McEwen board presentation ( .PDF )
Assessment results trends ( .PDF )
Achievement gaps exist in the Lawrence school district, on assessments and in graduation rates. There’s a gap between white students and minority students, between students with individualized education programs and those not classified as having disabilities. There’s a gap between native and non-native speakers of English and for those kids who qualify for free or reduced lunch.
In short, on paper at least, minority, special-needs and socioeconomically disadvantaged children continue to fall behind.
And for some groups, the gap is wide. In data from last year, the graduation rate as an average of all the district’s students is 82.8. For students who self-identified as multiracial, it’s 47.6 percent, down from 56.3 percent in 2010.
As another example, the average score in the measures of academic progress tests for all population groups in eighth-grade math last year were above the national norm, but the average score for black students was 11 points lower than that for white students. In reading assessments in particular, students who qualify for financial aid score lower than both the national average and the all-school average. Students with disabilities score even lower — as much as 18 percent lower last year.
But the numbers can also be deceiving.
Terry McEwen, division director for assessment, research, grants and school improvement with the district, presented a series of graphs, charts and figures to the school board in a recent goal-setting meeting. The graphs show the gaps as separation between lines — achievement goes up over the years for all students, but the distance between lines representing averages and minority groups isn’t closing. Still, McEwen told the board, the numbers come with a lot of caveats.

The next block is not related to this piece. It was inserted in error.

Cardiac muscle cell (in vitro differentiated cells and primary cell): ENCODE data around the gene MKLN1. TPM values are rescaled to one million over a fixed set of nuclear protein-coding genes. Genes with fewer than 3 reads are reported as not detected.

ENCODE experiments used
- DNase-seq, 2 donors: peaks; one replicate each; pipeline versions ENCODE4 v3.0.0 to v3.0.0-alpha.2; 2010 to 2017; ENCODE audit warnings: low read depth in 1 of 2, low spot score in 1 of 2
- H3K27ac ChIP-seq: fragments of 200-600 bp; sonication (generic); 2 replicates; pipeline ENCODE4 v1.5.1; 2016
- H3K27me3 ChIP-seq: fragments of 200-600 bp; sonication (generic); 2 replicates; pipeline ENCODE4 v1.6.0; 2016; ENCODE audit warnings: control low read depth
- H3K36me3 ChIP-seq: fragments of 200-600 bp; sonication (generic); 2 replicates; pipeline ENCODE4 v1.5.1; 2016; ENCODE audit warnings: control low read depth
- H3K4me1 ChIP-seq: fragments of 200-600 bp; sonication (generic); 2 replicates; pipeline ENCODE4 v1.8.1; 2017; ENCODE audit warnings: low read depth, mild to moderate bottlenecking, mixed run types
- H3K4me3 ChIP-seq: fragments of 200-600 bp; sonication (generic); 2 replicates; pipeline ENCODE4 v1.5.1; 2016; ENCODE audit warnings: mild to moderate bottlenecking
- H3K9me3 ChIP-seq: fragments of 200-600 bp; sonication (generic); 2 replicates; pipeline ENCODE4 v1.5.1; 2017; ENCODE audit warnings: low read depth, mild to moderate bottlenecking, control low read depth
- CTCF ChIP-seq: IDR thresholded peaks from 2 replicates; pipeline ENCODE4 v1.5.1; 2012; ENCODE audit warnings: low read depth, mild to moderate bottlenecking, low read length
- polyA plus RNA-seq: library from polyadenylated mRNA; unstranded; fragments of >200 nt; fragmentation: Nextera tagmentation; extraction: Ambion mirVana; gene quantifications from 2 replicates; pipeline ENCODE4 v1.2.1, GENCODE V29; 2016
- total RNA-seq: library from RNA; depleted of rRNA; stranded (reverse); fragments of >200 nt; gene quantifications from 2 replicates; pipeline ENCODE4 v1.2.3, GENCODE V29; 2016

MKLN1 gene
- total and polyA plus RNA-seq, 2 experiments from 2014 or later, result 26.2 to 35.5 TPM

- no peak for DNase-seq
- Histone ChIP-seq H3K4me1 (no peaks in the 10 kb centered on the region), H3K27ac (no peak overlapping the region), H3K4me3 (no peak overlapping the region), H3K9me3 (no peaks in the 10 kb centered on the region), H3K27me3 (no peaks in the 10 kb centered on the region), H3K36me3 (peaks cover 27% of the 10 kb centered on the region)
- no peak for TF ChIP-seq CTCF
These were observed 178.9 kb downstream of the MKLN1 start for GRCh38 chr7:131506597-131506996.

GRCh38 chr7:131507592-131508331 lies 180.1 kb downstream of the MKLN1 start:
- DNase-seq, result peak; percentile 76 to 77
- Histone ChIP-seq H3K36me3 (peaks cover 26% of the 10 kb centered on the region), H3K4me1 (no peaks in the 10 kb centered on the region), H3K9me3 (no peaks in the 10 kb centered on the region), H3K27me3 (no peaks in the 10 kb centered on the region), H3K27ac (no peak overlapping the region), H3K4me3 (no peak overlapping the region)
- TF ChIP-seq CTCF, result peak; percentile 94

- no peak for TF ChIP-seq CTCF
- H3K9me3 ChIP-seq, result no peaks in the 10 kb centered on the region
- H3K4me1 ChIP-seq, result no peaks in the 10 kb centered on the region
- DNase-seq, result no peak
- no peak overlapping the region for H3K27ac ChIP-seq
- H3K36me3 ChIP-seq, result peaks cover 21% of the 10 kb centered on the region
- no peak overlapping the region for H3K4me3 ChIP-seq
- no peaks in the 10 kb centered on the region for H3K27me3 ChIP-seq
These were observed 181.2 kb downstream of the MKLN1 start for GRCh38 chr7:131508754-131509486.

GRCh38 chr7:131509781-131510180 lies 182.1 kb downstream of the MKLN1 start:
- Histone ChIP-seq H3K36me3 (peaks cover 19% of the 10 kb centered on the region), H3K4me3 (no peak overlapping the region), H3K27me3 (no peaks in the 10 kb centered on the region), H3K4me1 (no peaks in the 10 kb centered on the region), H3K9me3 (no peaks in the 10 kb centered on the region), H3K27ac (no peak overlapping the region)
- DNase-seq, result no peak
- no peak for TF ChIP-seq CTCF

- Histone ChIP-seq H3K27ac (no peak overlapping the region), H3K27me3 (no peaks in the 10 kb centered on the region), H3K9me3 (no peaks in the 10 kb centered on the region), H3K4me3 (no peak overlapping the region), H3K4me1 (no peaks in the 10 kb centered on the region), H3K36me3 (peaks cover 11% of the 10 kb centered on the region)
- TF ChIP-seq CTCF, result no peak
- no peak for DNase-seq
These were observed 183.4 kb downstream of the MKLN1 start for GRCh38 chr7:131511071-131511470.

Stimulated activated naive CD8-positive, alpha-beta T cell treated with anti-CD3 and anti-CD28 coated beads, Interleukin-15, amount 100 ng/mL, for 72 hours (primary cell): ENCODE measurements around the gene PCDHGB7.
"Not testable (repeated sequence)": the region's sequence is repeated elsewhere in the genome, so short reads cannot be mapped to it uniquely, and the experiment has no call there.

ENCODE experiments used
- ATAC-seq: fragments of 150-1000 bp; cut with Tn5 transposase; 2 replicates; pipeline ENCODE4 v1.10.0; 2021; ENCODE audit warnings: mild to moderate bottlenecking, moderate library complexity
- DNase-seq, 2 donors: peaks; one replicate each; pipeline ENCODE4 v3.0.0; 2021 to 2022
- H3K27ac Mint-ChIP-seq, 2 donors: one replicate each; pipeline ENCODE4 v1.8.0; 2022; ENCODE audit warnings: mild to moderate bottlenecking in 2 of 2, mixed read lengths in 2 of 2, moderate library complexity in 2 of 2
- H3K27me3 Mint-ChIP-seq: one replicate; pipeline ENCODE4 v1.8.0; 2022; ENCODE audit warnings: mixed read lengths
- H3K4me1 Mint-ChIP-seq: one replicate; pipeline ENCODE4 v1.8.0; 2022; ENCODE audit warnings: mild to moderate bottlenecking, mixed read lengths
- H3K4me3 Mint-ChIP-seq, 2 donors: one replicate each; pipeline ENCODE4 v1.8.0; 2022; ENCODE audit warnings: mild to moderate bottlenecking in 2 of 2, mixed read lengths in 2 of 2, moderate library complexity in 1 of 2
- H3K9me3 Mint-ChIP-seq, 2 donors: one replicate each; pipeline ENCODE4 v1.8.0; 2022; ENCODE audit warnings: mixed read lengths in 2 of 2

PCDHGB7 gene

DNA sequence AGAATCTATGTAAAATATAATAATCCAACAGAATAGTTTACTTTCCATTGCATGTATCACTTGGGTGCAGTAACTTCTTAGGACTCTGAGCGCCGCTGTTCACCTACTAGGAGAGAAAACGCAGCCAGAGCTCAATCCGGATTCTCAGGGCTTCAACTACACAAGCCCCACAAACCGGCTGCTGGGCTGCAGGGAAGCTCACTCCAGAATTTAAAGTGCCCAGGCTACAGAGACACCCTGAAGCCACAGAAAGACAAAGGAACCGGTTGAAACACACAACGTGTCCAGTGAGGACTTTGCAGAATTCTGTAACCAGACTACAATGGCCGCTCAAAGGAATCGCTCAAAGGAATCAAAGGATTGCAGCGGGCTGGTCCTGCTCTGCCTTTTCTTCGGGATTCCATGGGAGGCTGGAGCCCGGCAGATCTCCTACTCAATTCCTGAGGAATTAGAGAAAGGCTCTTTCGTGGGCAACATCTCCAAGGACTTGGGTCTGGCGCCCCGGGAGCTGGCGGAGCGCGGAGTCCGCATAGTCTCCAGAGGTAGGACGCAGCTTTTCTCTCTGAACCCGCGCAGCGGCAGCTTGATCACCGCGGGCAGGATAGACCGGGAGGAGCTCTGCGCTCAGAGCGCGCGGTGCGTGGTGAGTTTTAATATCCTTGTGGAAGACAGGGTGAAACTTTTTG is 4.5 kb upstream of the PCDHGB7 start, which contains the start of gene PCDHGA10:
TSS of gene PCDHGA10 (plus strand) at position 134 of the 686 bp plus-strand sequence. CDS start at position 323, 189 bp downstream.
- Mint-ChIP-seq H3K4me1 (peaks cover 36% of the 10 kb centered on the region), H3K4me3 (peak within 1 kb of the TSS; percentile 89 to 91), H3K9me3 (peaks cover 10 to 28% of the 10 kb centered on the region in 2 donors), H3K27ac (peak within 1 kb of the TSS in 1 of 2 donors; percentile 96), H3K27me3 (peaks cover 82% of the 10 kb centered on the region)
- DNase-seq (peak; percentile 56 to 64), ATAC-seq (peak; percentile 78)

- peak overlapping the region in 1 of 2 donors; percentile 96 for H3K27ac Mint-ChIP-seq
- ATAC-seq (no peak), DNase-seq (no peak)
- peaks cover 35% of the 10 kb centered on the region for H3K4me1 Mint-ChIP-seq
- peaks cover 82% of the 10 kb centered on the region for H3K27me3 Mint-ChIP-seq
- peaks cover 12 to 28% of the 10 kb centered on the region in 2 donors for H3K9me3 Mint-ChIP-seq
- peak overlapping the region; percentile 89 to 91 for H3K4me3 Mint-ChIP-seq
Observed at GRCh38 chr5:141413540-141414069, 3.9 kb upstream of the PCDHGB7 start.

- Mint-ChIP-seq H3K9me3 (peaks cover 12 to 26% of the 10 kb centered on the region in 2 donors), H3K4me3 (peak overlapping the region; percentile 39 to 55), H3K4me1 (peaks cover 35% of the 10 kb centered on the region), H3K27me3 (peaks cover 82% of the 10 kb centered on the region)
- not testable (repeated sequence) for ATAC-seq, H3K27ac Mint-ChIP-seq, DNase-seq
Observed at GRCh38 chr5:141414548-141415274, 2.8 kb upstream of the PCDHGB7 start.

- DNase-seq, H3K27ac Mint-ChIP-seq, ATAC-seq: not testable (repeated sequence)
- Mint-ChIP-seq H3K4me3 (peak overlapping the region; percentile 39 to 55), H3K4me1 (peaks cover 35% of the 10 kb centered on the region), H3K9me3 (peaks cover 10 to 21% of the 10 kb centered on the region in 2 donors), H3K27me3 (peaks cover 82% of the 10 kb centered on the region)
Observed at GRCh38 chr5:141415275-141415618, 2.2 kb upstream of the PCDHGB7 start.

Graduation rates, for example, are affected by students simply moving away. If a student transfers to an unaccredited school after ninth grade, such as Bishop Seabury Academy, or if the school can’t prove that the now-gone student went to an accredited school — one student recently, McEwen said in an interview, had moved to Sweden — that student is counted as a “dropout” according to national school statistics rules. So even if everyone in 12th grade graduates, it’s still difficult to obtain a 100 percent graduation rate.
Still, McEwen doesn’t deny that achievement gaps exist. But he does say that the overall trend is improvement for all students — and that the answer is not to “lower the bar to lower the gap.”
McEwen said that the assessments that determine the gaps are point-in-time and don’t always reflect real academic progress. The district’s goals are to address individual needs and to close gaps, though McEwen also says he’s hopeful a new set of assessments brought in with the Common Core in 2014 will help reflect yearlong growth in all students.
“All students can learn, but not in the same way or at the same rate,” he said. “Our district goals include meeting individual needs.”
Achievement gaps in assessments, by the numbers
• 5: The number of ethnic and racial groups a student could self-report into for assessment purposes — African-American, American Indian, Hispanic, Asian or white. A guardian fills out a form at enrollment that determines this classification. If more than one box is checked, the student is reported as multiracial. One thing that can make tracking achievement by race difficult — and thus, whether gaps are closing — is that the self-reporting can lead to changes over the years in the same student’s designation, McEwen said.
• 72.6 percent: The number of students with disabilities who met standards in last year’s Kansas reading assessment. That’s compared with the average for all students, 90.8 percent (above the national target of 86 percent). In 2008, 64.3 percent of students with disabilities and 85.2 percent of all students met standards. The trend shows that all students are improving, but the gap between those with and without IEPs persist. To qualify in the disabled category, a student can have a learning difficulty, physical disability or any number of combinations of the two, McEwen said.